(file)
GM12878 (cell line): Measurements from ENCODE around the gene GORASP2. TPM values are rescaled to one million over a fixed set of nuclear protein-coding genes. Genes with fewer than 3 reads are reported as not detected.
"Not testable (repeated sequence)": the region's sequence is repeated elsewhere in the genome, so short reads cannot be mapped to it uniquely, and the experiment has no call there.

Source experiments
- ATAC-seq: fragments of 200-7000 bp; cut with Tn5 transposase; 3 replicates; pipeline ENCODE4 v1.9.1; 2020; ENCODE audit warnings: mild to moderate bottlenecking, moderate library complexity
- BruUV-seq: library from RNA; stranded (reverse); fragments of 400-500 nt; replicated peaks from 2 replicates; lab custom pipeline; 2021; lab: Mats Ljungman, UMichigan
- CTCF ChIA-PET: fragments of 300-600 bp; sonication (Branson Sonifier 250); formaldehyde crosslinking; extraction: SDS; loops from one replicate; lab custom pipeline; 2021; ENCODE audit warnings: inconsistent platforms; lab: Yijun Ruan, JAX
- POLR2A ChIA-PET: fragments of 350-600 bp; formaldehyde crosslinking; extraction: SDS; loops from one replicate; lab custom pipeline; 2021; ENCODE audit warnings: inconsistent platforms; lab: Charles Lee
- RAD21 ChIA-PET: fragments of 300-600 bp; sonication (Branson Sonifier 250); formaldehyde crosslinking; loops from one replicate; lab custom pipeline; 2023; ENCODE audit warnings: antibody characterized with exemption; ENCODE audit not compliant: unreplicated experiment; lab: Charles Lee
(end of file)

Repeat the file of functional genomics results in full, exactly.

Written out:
GM12878 (cell line): Measurements from ENCODE around the gene GORASP2. TPM values are rescaled to one million over a fixed set of nuclear protein-coding genes. Genes with fewer than 3 reads are reported as not detected.
"Not testable (repeated sequence)": the region's sequence is repeated elsewhere in the genome, so short reads cannot be mapped to it uniquely, and the experiment has no call there.

Source experiments
- ATAC-seq: fragments of 200-7000 bp; cut with Tn5 transposase; 3 replicates; pipeline ENCODE4 v1.9.1; 2020; ENCODE audit warnings: mild to moderate bottlenecking, moderate library complexity
- BruUV-seq: library from RNA; stranded (reverse); fragments of 400-500 nt; replicated peaks from 2 replicates; lab custom pipeline; 2021; lab: Mats Ljungman, UMichigan
- CTCF ChIA-PET: fragments of 300-600 bp; sonication (Branson Sonifier 250); formaldehyde crosslinking; extraction: SDS; loops from one replicate; lab custom pipeline; 2021; ENCODE audit warnings: inconsistent platforms; lab: Yijun Ruan, JAX
- POLR2A ChIA-PET: fragments of 350-600 bp; formaldehyde crosslinking; extraction: SDS; loops from one replicate; lab custom pipeline; 2021; ENCODE audit warnings: inconsistent platforms; lab: Charles Lee
- RAD21 ChIA-PET: fragments of 300-600 bp; sonication (Branson Sonifier 250); formaldehyde crosslinking; loops from one replicate; lab custom pipeline; 2023; ENCODE audit warnings: antibody characterized with exemption; ENCODE audit not compliant: unreplicated experiment; lab: Charles Lee